The New York Times‘ use of fetal language for this young victim struck observers as odd. As RealClearPolitics editor Carl Cannon wrote on Twitter:

Can’t a newspaper be pro-choice without resorting to this? “The 6-month-old fetus did not survive.” http://nyti.ms/187Qeif

It’s certainly true that the language we use to describe a human being says much about whether we value that human being. So I don’t want to downplay the important debates about whether clinical language is appropriate to use when describing those young vulnerable humans who reside in their mothers’ wombs. And yet my main critique is that this is just clunky news writing. We shouldn’t go out of our way to avoid language used universally, particularly in service of an unrelated political agenda. What do you think?

Image of a baby fetus shower invitation via Shutterstock.

  • Carlh

    The dark side of me smirks about the linguistic knots that seem to be the inevitable result of the abortion advocates’ careful avoidance of the language people just naturally use in such contexts. My better angel wonders (and hopes), however, whether such use of the supposedly sanitized “fetus” in a context such as this might not result in an “oh my” moment for someone–or at least begin to knock off some of the clinical neutrality of a word that has become such a workhorse for those trying to avoid calling attention to the other very human realities of abortion that don’t nicely fit with the pro-choice narratives (which, I acknowledge, have their own very human realities, selective though they may be).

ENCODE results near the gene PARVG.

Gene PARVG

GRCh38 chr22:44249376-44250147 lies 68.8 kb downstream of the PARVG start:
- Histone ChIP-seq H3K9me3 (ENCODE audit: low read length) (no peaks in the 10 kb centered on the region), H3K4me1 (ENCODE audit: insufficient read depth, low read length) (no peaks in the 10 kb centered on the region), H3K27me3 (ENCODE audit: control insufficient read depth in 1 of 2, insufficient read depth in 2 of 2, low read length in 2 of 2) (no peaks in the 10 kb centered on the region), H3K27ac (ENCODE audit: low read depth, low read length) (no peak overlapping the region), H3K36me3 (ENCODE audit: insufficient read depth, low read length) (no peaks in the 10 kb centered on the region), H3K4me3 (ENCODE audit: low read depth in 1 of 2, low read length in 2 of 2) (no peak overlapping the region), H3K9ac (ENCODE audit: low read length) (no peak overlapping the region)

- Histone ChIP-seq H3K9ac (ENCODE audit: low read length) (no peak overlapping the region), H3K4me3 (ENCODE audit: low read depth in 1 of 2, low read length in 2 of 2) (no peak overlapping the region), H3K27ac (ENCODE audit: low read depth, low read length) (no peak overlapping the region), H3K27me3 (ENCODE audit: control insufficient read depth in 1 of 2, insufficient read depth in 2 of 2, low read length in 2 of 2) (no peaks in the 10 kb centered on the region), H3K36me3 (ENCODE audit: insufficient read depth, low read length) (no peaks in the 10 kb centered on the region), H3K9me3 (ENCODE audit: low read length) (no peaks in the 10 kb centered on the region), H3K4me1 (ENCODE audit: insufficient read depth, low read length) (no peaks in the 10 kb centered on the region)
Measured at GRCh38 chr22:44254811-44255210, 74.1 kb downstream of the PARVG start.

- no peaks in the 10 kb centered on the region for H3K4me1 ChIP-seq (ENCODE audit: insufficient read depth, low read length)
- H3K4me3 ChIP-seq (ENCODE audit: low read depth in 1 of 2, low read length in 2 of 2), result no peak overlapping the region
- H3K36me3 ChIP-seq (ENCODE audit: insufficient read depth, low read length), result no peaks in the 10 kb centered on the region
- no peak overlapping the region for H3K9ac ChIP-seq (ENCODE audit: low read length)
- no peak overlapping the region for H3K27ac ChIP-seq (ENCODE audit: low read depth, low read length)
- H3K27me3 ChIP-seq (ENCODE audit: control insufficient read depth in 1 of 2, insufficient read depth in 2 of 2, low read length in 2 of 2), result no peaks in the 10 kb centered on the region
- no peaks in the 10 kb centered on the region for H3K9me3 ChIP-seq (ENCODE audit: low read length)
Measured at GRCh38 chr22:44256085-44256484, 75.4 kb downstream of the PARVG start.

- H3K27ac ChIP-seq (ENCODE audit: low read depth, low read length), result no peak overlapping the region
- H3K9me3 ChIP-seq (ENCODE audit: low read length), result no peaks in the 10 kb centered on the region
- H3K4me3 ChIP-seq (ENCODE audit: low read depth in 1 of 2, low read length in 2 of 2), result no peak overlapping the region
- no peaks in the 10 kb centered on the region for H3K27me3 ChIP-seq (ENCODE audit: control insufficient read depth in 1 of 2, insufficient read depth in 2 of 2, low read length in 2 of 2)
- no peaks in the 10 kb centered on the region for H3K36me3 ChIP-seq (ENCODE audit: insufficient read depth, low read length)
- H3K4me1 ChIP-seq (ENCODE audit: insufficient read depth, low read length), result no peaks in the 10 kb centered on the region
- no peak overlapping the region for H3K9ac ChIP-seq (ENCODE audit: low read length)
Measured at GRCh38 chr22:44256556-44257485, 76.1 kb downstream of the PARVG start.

• Julia B

    The story is an odd mix. “Baby clothes” are mentioned, as is “daughter”. And the very last line quotes the bereived husband and father speaking of the “baby” he was looking forward to fathering. To me, that’s why that one mention of “fetus” seems so out of place.

    As the author says in her tweets that are linked – both terms are accurate. Very true. But I will never forget the guffawing I set off when, at age 8, I referred to “flatus” when I was at camp. The daughter of a gastroenterologist, I had never heard of a “fart” and was using the correct medical term. After that humiliation, just to be on the safe side, I went out of my way to learn other terms like “pooping” instead of the correct “defecation”.

  • DeaconJohnMBresnahan

    I wonder–do journalism schools have their students look at the novels of George Orwell? Do they ever look at his insightful comments about the use, misuse, and abuse of language as ways to control people’s thinking?